The Mont Blanc. The Matterhorn. The Eiger. These are legendary peaks that inspire mountaineers, both novices and professionals. But they are also at the heart of networks of particularly enticing hiking trails. Small families, novice hikers, athletes looking for a good challenge and long-distance hikers can all find what they are looking for.

In all three cases, a lively village can serve as a base camp and there is absolutely no need to bother with a car because the trails can be easily accessed on foot, by train or by cable car. The villages themselves are accessible by public transport. For those who care about their ecological footprint, this is valuable.

With an altitude of 4809 meters, it is the highest point in Western Europe, on the border between France and Italy. You can set up home in Chamonix – Mont-Blanc or in another of the villages in the valley. The easiest way to get there is certainly to take a shuttle from Geneva airport in Switzerland.

Once in the valley, hikers can travel free of charge from one village to another by train or bus using a tourist pass card provided by the hotelier. This allows access to the various trailheads and cable car and gondolas stations. This is one of the great pleasures of hiking in the region: thanks to the ski lifts, you can gain a little altitude and start hiking beyond the tree line. You can take the Aiguille du Midi cable car, descend to Plan de l’Aiguille, hike on the Grand Balcon Nord trail and descend into the valley by taking the Montenvers train.

For those who like long hikes, the tour of Mont-Blanc is inevitably a must.

At 4,478 meters above sea level and its massive pyramid shape towering over the Swiss village of Zermatt, the Matterhorn is another mountaineering must-see. Located on the border of Switzerland and Italy, it is called the Cervino in Italian and the Matterhorn in English and German.

Zermatt can easily be reached by train from Geneva or Zurich. Cars are strictly prohibited in the village and it is so concentrated that everything is easily accessible on foot.

The trails can be accessed from the village itself or from the cable car stations. Several paths lead to a refuge where you can treat yourself to a good snack on a terrace, or inside if the weather is more chagrin. It is thus possible to hike to the Hornli refuge and, at the very beginning of the afternoon, to witness the return procession of the mountaineers who got up in the early morning to climb the Matterhorn. It is by the expression of their face that we can see if they have reached the top or not.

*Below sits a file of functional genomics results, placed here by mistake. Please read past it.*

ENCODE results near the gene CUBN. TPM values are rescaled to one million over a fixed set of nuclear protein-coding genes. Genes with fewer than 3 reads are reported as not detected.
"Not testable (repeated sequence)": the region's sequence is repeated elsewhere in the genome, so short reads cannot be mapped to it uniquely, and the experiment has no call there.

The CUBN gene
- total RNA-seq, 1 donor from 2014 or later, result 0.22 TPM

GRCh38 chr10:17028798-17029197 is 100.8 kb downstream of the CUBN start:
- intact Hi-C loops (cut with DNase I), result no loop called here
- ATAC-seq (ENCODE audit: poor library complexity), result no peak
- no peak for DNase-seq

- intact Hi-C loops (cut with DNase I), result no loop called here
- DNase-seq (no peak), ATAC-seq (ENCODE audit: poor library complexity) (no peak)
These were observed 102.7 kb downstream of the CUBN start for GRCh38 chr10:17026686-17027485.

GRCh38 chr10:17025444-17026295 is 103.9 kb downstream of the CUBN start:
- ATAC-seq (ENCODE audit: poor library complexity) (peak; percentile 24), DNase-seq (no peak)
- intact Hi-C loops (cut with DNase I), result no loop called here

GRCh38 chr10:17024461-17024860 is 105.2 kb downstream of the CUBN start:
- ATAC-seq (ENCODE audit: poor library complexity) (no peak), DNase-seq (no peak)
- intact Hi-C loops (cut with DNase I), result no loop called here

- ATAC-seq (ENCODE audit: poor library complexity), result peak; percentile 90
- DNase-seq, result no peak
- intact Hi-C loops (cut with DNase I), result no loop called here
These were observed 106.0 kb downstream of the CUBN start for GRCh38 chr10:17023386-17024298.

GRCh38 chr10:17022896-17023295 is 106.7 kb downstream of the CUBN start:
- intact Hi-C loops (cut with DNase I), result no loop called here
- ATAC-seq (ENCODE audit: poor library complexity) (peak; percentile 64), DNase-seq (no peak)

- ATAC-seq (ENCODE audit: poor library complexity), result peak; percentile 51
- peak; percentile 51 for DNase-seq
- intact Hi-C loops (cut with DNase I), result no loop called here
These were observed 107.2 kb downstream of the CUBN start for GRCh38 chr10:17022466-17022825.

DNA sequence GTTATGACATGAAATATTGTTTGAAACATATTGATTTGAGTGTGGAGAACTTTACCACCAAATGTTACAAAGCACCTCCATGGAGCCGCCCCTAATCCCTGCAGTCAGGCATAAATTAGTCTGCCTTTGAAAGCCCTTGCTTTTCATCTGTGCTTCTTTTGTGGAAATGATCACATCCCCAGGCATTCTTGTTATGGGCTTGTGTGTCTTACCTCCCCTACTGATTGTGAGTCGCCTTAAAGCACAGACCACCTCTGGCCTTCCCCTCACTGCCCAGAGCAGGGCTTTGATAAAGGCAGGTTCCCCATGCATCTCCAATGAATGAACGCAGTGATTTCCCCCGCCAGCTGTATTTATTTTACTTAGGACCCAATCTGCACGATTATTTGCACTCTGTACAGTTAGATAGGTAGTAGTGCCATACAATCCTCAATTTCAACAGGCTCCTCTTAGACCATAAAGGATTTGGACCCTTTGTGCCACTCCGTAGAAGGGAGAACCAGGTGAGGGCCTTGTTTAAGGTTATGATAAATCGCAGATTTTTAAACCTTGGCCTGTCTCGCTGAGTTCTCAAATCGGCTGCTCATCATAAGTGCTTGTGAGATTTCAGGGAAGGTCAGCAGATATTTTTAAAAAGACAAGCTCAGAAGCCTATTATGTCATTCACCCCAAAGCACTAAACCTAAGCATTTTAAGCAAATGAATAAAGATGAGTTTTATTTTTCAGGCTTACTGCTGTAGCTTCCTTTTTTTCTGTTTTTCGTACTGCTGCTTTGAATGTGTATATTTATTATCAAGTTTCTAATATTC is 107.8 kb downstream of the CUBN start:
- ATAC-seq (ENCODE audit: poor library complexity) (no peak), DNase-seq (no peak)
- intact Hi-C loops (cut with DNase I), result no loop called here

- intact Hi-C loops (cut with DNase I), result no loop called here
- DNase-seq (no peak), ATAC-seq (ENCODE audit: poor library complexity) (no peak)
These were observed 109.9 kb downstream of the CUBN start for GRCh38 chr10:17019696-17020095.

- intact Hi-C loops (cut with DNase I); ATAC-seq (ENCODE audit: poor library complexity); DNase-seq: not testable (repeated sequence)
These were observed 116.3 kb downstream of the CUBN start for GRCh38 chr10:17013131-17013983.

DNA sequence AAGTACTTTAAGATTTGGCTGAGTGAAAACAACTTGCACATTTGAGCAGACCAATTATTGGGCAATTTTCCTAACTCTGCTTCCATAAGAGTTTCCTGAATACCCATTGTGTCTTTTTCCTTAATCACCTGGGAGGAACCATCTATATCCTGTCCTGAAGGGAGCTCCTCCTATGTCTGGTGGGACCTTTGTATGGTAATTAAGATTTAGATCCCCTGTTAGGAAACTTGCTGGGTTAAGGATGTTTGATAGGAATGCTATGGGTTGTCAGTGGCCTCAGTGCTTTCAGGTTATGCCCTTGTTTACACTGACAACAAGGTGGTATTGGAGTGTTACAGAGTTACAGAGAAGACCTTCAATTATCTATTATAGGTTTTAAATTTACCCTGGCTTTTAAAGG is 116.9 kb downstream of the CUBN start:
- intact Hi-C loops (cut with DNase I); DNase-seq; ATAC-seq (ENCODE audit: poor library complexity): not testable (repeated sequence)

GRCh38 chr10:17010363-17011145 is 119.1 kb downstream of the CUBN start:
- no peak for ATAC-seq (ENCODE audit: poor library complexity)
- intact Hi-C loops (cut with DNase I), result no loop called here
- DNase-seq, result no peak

Quebec hikers may be a little surprised by the description and signage of hiking trails: the length of the trail in kilometers is not always mentioned. Rather, we give the time necessary to walk the trail. Thus, it takes an average of two hours to do the very pretty trail that connects the Schwarzsee and Trockener Steg cable car stations.

Long-distance hikers can walk from Chamonix to Zermatt, but this is a high mountain hike that involves mountaineering knowledge and the use of ropes, crampons and ice axes.

The legendary north face of the Eiger rises above the village of Grindelwald. Entirely in Switzerland, the Eiger (3970 meters) forms a shock trio with the Mönch (4107 meters) and the Jungfrau (4158 meters).

Here too, the train is the preferred mode of transport from Geneva or Zurich and between the various hiking areas.

As in Chamonix and Zermatt, it is a good idea to stop by the visitor center to pick up a map of the village and a map of the trails. There’s nothing like a map of the entire industry to make an informed choice. The Eiger Trail, between the Eigergletschner and Alpiglen stations, allows you to pass just under the north face of the Eiger. You can also choose to take a bus and go hiking in the mountain pastures on the other side of the valley, and thus have an unequaled perspective on the Eiger. And on some friendly Swiss cows.

Mixed climbing consists of alternating rock and ice in the same ascent. Swiss mountaineer Yannick Glatthard demonstrates this.

This is the number of peaks over 4000 meters in the Alps.